Dr. Song Lianchun, Professor, Director-General of National Climate Center of China Meteorological Administration. He is a member of 16th Session of Commission for Climatology Management Group (CCl-16 MG) and Co-Chair of its working group 1 (OPACE 1). He is also the Chairman committee of the National Standardization Technical Committee of China on climate and climate change, and Director of Climatology and Climate Resource Committee of the Chinese Meteorological Society as well. He is mainly engaged in research and operational work on climate change and climate disaster risk management, and presided over a number of research projects such as the national major scientific research program. He has published more than 50 scientific papers, co-published 5 academic monographs and anthologies.


Cheng QIAN, Institute of Atmospheric Physics, Chinese Academy of Sciences, qianch@tea.ac.cn
Dr. Cheng Qian is a professor in the Institute of Atmospheric Physics, Chinese Academy of Sciences. He is also an adjunct professor in the University of Chinese Academy of Sciences. He earned the "Yibing Xie Award for Outstanding Youth in Meteorological Science and Technology" in 2013 and was selected as a member of "Youth Innovation Promotion Association of Chinese Academy of Sciences" in 2016. He was one of the chief authors in Chapter 3 “Detection and attribution of climate change” of the Fourth Assessment Report of China National Climate Change. His research area is detection and attribution, and prediction and projection of regional climate change. He has authored 30 articles, 18 of which are indexed by SCI as the first author. His representative publications include detection and attribution of human influences on seasonal cycle of temperature, multi-decadal variability, and event attribution of the record-breaking cold event in January of 2016 in China.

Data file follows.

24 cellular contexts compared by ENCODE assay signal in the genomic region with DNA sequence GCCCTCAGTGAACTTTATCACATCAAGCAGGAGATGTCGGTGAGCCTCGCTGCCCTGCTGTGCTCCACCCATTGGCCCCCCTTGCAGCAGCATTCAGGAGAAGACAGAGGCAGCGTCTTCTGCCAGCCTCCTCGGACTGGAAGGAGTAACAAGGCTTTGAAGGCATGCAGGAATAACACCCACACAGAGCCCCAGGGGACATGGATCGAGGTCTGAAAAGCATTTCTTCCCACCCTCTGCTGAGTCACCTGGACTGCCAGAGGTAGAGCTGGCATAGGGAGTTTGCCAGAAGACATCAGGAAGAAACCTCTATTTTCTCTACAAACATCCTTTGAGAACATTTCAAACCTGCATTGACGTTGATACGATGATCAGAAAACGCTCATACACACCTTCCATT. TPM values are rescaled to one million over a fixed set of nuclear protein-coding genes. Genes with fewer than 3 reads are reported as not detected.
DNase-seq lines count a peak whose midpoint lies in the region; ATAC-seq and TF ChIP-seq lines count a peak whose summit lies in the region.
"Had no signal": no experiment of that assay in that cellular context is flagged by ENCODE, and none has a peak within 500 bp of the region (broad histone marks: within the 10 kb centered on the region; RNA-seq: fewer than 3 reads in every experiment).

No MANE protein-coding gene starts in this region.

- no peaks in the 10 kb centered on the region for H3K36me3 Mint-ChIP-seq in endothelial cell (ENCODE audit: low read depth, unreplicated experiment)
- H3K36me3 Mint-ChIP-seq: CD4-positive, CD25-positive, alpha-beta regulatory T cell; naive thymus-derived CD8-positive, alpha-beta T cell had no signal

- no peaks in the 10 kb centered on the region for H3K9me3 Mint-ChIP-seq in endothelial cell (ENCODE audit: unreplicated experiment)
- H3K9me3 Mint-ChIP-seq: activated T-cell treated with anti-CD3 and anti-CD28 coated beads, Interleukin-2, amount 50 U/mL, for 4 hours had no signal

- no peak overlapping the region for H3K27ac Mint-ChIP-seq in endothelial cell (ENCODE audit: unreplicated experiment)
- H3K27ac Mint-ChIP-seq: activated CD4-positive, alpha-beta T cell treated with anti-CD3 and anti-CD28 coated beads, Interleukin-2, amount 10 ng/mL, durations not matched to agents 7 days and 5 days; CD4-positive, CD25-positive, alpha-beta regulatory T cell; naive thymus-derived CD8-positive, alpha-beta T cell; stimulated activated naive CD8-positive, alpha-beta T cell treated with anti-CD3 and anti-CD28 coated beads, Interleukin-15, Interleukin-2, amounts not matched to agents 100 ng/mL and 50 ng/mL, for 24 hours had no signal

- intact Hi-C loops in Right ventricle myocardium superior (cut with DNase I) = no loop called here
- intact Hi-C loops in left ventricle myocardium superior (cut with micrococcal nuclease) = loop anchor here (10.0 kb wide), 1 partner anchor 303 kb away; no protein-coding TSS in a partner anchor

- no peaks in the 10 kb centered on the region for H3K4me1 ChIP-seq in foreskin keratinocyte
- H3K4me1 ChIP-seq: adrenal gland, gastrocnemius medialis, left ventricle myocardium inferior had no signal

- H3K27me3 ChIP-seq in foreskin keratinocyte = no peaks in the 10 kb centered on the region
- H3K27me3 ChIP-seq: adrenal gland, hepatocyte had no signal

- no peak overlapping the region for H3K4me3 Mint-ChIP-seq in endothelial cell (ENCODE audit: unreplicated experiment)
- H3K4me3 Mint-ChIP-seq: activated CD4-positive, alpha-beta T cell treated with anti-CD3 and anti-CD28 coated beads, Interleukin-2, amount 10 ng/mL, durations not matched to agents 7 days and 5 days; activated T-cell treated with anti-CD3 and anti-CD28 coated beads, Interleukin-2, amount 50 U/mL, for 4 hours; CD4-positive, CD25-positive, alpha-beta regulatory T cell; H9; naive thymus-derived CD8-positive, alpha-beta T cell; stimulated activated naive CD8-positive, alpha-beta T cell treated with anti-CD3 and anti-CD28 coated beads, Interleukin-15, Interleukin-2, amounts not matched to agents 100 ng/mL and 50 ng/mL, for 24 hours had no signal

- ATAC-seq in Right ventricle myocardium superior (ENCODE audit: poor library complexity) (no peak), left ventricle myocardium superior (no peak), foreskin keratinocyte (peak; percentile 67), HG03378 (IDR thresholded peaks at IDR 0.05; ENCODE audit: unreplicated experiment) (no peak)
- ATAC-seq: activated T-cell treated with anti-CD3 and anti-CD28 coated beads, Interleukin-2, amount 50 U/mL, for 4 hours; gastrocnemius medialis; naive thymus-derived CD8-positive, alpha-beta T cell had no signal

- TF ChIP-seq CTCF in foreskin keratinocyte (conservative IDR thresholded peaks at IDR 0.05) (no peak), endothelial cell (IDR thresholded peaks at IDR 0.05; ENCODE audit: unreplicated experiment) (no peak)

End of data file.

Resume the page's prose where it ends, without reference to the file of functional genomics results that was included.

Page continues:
Tyrone Dunbar , Met Office, United Kingdom, tyrone.dunbar@metoffice.gov.uk
Dr. Tyrone Dunbar is manager of climate services at the UK Met Office. His PhD from the University of Reading focussed on remote sensing of turbulence in the atmospheric boundary-layer and he has published on aspects of boundary-layer modelling and pollution dispersion. Following his PhD, he worked as a technical advisor on climate change in the UK government; contributing to the UK Climate Change Risk Assessment and National Adaptation Programme; as part of the UK delegation on the IPCC’s 5th Assessment Report; and leading on translation of outputs from the Met Office Hadley Centre Climate Programme into advice for policy-makers and stakeholders. He then spent three years working as Private Secretary to the Met Office Chief Scientist, assisting with management of the Met Office’s scientific research programme, which consists of over 500 scientists and engineers.